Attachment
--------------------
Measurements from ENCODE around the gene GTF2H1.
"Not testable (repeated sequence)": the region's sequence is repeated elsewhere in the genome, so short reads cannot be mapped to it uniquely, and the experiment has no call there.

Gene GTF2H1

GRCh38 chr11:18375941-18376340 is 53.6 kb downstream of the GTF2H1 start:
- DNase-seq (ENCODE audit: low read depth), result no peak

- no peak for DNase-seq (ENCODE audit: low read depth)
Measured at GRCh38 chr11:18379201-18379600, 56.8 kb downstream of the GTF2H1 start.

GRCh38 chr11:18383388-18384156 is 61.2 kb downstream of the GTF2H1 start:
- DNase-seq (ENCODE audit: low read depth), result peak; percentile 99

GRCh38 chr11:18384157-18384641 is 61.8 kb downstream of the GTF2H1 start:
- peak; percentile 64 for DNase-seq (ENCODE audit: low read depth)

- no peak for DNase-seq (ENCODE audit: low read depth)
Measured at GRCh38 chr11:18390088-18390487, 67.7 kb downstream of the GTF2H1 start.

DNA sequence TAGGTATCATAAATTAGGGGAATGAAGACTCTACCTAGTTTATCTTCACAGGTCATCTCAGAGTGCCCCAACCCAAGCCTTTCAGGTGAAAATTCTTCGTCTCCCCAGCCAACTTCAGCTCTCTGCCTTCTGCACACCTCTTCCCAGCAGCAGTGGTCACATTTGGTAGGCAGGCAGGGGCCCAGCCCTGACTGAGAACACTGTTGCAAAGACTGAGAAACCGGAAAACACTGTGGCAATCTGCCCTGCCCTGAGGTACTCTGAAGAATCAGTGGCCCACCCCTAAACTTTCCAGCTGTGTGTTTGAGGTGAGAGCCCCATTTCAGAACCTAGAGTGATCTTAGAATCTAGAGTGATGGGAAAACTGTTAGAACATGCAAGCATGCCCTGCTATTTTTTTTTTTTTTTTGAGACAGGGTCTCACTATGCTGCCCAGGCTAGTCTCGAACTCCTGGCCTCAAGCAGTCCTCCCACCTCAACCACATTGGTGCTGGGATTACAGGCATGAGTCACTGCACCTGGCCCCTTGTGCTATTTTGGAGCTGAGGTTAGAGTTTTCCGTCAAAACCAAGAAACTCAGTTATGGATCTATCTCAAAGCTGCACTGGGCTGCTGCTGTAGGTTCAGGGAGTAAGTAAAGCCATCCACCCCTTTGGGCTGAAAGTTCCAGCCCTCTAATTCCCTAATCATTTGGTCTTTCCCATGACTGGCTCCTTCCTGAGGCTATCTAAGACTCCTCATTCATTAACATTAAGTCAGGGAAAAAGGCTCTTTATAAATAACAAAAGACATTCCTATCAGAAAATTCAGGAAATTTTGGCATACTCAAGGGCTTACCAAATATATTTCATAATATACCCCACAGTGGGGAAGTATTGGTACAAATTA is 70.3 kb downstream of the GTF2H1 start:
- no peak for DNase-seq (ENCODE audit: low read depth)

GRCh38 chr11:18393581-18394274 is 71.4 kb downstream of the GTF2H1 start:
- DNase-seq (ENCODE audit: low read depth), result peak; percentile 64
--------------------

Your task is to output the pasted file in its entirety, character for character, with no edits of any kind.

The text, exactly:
Measurements from ENCODE around the gene GTF2H1.
"Not testable (repeated sequence)": the region's sequence is repeated elsewhere in the genome, so short reads cannot be mapped to it uniquely, and the experiment has no call there.

Gene GTF2H1

GRCh38 chr11:18375941-18376340 is 53.6 kb downstream of the GTF2H1 start:
- DNase-seq (ENCODE audit: low read depth), result no peak

- no peak for DNase-seq (ENCODE audit: low read depth)
Measured at GRCh38 chr11:18379201-18379600, 56.8 kb downstream of the GTF2H1 start.

GRCh38 chr11:18383388-18384156 is 61.2 kb downstream of the GTF2H1 start:
- DNase-seq (ENCODE audit: low read depth), result peak; percentile 99

GRCh38 chr11:18384157-18384641 is 61.8 kb downstream of the GTF2H1 start:
- peak; percentile 64 for DNase-seq (ENCODE audit: low read depth)

- no peak for DNase-seq (ENCODE audit: low read depth)
Measured at GRCh38 chr11:18390088-18390487, 67.7 kb downstream of the GTF2H1 start.

DNA sequence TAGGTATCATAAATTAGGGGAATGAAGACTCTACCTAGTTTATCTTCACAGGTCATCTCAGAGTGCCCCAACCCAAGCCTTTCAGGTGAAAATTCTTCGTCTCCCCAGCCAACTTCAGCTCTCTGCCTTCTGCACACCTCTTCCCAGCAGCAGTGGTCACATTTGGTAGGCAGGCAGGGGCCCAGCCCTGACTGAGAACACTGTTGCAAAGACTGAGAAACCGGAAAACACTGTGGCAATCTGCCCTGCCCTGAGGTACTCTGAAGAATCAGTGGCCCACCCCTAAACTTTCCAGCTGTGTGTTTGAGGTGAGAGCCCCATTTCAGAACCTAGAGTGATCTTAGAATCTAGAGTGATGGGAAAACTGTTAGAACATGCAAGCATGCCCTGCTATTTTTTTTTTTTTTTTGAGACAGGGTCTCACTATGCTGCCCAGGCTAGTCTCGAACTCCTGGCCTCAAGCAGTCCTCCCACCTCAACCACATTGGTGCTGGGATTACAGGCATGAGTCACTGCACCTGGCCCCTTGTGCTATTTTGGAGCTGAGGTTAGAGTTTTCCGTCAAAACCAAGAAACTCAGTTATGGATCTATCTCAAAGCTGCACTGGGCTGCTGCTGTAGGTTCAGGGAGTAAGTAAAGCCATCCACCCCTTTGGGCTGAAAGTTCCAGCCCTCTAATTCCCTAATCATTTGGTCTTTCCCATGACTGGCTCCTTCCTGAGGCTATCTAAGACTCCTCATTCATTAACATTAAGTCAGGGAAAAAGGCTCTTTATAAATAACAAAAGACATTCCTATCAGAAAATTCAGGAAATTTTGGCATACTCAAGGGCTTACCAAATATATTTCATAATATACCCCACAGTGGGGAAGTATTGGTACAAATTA is 70.3 kb downstream of the GTF2H1 start:
- no peak for DNase-seq (ENCODE audit: low read depth)

GRCh38 chr11:18393581-18394274 is 71.4 kb downstream of the GTF2H1 start:
- DNase-seq (ENCODE audit: low read depth), result peak; percentile 64